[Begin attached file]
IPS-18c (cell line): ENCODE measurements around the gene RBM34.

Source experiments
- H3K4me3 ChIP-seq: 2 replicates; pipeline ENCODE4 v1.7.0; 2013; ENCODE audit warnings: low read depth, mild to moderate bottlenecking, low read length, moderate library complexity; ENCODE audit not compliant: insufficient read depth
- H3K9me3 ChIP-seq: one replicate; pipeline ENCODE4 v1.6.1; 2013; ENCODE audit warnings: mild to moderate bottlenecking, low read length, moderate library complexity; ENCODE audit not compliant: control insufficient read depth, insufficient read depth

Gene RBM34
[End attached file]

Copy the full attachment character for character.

IPS-18c (cell line): ENCODE measurements around the gene RBM34.

Source experiments
- H3K4me3 ChIP-seq: 2 replicates; pipeline ENCODE4 v1.7.0; 2013; ENCODE audit warnings: low read depth, mild to moderate bottlenecking, low read length, moderate library complexity; ENCODE audit not compliant: insufficient read depth
- H3K9me3 ChIP-seq: one replicate; pipeline ENCODE4 v1.6.1; 2013; ENCODE audit warnings: mild to moderate bottlenecking, low read length, moderate library complexity; ENCODE audit not compliant: control insufficient read depth, insufficient read depth

Gene RBM34